Last updated: Apr 24, 2008
breast-cancer-biopsy
Biopsies may involve needles (pictured) or open incisions.
Corbis
Biopsies are the most conclusive test for telling whether you have cancer, and if so, what type. A doctor administers local or general anesthesia and then removes a sample of the suspicious lump, whether it's a few cells, some tissue, or the entire lump. Pathologists examine the sample.


There are a few different kinds of biopsies used to help diagnose breast cancer: fine needle, core needle, stereotactic, and excisional.

Because biopsies are usually—though not always—the last step in your diagnosis, both the procedure itself and getting your results can be very stressful, but keep in mind that 80% of biopsy results come back benign. "The whole process is nerve-racking—it's a lot of hurry-up-and-wait and anxiety-provoking things," says Mehra Golshan, MD, a breast surgical oncologist at the Brigham and Women's Hospital and Dana-Farber Cancer Institute in Boston. "What happens is that something abnormal is seen and you have to hurry up and schedule a biopsy. It's angst-provoking. Some women will need a small sedative before the procedure. Coming in with a friend or significant other usually helps a lot."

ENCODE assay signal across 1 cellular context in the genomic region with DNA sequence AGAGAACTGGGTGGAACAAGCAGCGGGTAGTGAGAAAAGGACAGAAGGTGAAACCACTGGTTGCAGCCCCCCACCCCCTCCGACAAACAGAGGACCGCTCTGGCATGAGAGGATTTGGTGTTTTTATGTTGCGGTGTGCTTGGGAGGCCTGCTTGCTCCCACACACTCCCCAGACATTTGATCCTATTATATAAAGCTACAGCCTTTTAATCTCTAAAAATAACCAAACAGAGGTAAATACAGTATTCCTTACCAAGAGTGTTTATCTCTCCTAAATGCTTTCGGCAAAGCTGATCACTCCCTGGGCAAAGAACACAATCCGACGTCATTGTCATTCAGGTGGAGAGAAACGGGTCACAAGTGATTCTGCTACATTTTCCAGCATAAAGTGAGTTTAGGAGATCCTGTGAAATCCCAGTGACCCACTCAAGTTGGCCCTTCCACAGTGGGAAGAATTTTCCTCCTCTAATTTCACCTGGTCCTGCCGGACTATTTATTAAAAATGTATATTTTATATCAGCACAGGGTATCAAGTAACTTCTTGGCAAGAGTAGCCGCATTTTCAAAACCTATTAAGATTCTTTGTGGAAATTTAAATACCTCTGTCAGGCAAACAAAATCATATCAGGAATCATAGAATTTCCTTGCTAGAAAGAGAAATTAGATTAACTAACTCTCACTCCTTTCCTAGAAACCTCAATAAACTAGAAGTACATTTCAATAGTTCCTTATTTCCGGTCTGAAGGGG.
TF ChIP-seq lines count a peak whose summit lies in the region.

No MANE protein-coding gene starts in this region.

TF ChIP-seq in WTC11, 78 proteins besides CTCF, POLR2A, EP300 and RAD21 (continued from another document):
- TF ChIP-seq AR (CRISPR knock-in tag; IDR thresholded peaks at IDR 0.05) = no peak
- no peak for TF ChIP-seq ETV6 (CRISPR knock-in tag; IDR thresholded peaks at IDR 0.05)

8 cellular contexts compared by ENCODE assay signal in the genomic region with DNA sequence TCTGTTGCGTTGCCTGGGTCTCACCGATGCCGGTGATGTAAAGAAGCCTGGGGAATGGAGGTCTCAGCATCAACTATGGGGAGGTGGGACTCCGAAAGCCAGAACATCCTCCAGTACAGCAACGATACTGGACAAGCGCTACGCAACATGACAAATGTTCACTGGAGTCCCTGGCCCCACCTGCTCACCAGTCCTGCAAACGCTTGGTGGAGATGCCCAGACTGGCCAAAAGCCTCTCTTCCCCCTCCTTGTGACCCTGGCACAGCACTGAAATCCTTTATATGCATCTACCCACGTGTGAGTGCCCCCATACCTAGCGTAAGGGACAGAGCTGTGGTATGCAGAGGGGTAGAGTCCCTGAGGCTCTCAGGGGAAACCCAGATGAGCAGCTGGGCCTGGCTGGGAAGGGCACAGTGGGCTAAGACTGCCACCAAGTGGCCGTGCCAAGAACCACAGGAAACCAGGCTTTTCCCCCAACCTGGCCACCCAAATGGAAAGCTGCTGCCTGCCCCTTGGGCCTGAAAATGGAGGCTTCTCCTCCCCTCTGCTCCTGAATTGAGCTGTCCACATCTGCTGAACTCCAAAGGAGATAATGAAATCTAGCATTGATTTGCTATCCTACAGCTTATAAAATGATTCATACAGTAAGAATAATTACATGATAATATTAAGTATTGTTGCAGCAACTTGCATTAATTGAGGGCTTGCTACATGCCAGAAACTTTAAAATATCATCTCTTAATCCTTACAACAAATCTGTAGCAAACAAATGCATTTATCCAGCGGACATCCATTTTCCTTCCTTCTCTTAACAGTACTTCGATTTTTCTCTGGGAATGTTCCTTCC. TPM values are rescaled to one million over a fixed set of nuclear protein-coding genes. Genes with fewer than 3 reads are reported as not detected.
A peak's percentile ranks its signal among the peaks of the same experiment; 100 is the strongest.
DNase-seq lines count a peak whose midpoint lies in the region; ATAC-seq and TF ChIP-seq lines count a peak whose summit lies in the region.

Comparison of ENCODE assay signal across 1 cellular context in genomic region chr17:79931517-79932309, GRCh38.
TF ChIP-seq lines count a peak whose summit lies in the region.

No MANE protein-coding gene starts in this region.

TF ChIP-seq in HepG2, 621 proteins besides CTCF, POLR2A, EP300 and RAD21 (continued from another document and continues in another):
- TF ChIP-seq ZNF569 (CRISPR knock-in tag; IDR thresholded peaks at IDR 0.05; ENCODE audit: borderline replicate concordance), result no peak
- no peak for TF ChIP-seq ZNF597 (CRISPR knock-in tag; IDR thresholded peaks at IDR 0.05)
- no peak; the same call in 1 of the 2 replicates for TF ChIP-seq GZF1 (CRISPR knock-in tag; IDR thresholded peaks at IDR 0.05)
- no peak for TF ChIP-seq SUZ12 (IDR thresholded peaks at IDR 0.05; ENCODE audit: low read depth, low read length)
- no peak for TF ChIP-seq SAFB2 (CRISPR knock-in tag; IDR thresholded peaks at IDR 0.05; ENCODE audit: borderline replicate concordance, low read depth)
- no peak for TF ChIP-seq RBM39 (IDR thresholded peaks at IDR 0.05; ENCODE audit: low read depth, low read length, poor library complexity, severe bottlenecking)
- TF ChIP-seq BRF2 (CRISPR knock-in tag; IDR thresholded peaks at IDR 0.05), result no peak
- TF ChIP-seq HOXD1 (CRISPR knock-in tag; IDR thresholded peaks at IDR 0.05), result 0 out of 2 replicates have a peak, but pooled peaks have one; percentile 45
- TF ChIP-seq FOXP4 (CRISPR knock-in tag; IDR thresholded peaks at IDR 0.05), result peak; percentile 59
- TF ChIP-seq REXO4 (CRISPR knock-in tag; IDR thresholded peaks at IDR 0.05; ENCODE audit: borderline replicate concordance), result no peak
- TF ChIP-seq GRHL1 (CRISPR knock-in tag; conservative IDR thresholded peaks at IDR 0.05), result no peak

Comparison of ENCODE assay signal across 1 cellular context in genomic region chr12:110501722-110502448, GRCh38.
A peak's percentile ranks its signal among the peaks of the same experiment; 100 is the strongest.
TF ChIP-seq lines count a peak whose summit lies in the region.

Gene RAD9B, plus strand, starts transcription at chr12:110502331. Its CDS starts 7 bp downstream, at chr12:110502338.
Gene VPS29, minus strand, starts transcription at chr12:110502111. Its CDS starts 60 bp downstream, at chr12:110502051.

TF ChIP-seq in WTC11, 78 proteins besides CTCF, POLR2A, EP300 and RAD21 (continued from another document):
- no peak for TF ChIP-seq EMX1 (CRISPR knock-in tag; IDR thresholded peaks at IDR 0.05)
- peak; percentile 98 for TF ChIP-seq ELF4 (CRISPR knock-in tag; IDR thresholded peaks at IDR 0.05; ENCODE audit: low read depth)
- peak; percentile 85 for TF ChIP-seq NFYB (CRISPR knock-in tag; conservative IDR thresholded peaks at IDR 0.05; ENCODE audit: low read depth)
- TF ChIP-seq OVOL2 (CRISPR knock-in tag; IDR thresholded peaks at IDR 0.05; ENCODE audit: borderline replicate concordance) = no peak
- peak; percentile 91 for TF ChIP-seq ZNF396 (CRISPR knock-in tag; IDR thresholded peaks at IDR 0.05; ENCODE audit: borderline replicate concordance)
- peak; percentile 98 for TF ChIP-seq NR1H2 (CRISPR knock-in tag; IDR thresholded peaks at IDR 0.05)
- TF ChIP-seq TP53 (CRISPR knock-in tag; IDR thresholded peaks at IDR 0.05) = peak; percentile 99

Interpreting Biopsy Results
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Your doctor will explain what it means  Read more
Says Kerry Apicella, 62, who had a core needle biopsy, "I can see where some people would freak out. It's uncomfortable, and the minute they tell you not to move, of course, you feel you've got to move."

Robin Hershkowitz, program director for women's cancers at CancerCare, a national nonprofit support-services group based in New York City, suggests asking the doctor or technician to talk you through the test. "Usually it reduces your anxiety if someone says, 'This is what will happen for a minute and a half, and then this happens.' You can prepare for that," she says.